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Newfoundland and Labrador stroke treatment rates lag behind rest of Canada

Dr. Gregory Browne is a vascular specialist and surgeon working to bring awareness to the importance of fast response and treatment for stroke victims.
Dr. Gregory Browne is a vascular specialist and surgeon working to bring awareness to the importance of fast response and treatment for stroke victims. - Sam McNeish

Specialist says you have to act FAST

ST. JOHN'S, N.L. —

Developing the proper protocol and acting FAST can help stroke sufferers survive.

Dr. Gregory Browne, a vascular specialist and surgeon, is part of the team with Quality of Care NL/Choosing Wisely NL that is conducting extensive research into how to make this happen. He has seen the results.

When someone suffers a stroke, it’s hoped the public awareness campaign’s FAST method will swing into action that starts with noticing someone’s face is drooping. Ask them to raise both of their arms, listen to see if their speech is slurred and if any of these things are present, call 911 right away.

“We have visited each of the health associations in the province to see what needs to be done to improve outcomes,’’ Browne said recently.

As an example, he said, Clarenville is the best-performing hospital in the province.

“They did their own thing, even before we started and have made 25-30 per cent improvements over the past three years.”

He credited Dr. Etienne van der Linde with piloting the project, building the team in Clarenville and leading them to the improvements.

“We have seen the benefits of the work, but there is still lots of work to be done." — Dr. Gregory Browne

“If they can do it, then it is doable anywhere in Newfoundland and Labrador. We just need to establish the same protocols and get them introduced into the system, facilities and personnel,” Browne said.

“We have seen the benefits of the work, but there is still lots of work to be done,’’ he added.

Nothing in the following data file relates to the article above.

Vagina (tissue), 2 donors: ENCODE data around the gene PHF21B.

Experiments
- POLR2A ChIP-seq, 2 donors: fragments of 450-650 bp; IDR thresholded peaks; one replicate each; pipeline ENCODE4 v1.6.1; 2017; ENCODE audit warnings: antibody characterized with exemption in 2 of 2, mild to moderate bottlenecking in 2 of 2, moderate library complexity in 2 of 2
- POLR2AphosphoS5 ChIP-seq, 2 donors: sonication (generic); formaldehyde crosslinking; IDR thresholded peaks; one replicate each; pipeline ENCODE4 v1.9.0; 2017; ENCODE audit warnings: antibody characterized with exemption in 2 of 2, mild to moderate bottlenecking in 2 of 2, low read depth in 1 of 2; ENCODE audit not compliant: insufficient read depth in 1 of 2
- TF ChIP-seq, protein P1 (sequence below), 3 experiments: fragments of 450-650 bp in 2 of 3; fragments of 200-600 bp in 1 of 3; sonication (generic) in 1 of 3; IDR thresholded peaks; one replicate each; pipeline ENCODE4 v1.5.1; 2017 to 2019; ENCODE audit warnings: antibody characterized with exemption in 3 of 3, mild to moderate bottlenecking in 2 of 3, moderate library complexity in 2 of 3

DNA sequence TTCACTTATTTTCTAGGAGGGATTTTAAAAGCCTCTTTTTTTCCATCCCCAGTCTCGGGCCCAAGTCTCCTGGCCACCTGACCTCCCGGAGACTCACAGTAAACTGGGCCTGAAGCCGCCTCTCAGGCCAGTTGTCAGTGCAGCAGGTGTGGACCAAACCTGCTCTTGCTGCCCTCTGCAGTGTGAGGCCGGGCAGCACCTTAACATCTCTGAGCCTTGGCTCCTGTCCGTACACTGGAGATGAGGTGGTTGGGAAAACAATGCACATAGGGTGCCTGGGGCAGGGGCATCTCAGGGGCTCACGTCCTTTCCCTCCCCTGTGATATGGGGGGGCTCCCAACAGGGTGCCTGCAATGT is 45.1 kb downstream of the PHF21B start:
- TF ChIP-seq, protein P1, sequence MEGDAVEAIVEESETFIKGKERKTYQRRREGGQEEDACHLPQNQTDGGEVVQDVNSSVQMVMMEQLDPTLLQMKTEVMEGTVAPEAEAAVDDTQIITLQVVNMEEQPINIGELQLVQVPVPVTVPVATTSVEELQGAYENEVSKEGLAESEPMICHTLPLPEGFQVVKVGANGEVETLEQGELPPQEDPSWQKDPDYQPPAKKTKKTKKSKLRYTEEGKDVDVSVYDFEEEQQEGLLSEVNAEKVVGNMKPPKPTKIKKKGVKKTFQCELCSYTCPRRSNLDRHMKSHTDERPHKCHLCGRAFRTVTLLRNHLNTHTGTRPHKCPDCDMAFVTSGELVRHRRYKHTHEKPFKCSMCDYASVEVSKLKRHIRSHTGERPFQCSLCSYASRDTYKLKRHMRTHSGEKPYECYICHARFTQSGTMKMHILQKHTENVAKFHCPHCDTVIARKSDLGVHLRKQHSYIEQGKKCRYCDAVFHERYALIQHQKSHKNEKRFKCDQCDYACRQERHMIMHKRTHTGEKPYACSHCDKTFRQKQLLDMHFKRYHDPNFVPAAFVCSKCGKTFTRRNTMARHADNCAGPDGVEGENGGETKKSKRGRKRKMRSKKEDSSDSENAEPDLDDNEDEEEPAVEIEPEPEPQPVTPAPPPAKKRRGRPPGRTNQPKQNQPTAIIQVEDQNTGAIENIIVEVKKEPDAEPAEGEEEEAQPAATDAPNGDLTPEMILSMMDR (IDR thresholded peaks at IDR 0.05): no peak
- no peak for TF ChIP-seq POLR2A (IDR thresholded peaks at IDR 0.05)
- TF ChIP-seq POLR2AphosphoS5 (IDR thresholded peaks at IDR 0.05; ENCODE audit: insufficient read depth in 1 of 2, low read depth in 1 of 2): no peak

Browne said most provinces expect to have about 800 stroke patients each year, but there are 1,200-1,400 strokes annually in Newfoundland and Labrador. It’s the third highest cause of death in Canada.

“We have the highest incidence and the poorest outcomes,’’ Browne said.

He said strokes can be prevented if patients learn to recognize the signs and get to a hospital immediately for treatment.

With his partners at Quality of Care NL/Choosing Wisely NL, Browne released a video to remind viewers of the warning signs of stroke and the importance of treatment within 4 1/2 hours.

“If you recognize that you’re having a stroke, you need to get to an emergency room as fast as possible,” Browne said.

“One shot of a drug called Alteplase can stop or even reverse the harmful effects of a stroke, but it has to be given within 4 1/2 hours from the start of a stroke.”

Alteplase is a tissue plasminogen activator; it works by breaking down the blood clots that cause some kinds of strokes and heart attacks.

Browne said stroke patients in this province are treated at lower rates than those elsewhere. Only 10 per cent of patients here receive a shot of Alteplase in time for it to be effective. The national target for treatment is closer to 25 per cent.

But to get to the point where the drugs can be administered, a number of things have to happen.

“In order to get (the shot) the patient has to undergo a CT scan to make sure they don’t have a bleeding type of stroke,’’ Browne said.

“If you give the clot-busting drug to someone with a brain bleed, you will make the situation worse.”

Time is critical, he said. Statistics show that every minute that passes following a stroke, the patient loses 1.9 million brain cells.

He said if the correct protocols are in place, the patient gets to a facility quickly and the appropriate assessments and tests are conducted, there is a greater chance of survival and even full recovery.

Women are disproportionately affected — 45 per cent more women die from a stroke than men in Canada, and because they live longer, more women are living with the effects of stroke.

Quality of Care NL/Choosing Wisely NL is a program to help improve the quality of care patients receive by ensuring that the right treatments get to the right patients at the right time.
It is an educational initiative seeking to match a patient’s medical needs with the most appropriate and safest type of care. For each initiative and outreach program, Quality of Care NL/Choosing Wisely NL has identified key areas of risk and will work towards improving, through the supply of educational resources, the appropriate use of testing and treatment in these areas.

The program officially launched in October 2016.

More information can be found on the Quality of Care NL/Choosing Wisely NL website.


FAST facts

  • The most common type of stroke is Ischemic stroke, caused by a blood clot that breaks off and goes to the brain, occurs in 85 per cent of all stroke patients.
  • A hemorrhagic stroke occurs in the remaining 15 per cent, when a blood vessel ruptures, causing bleeding in the brain.
  • A transient ischemic attack (TIA) — sometimes referred to as a mini-stroke — is caused by a small clot that briefly blocks an artery.
  • More than 62,000 strokes occur in Canada each year and that number continues to rise, leaving more than 405,000 people in Canada living with the effects of stroke.

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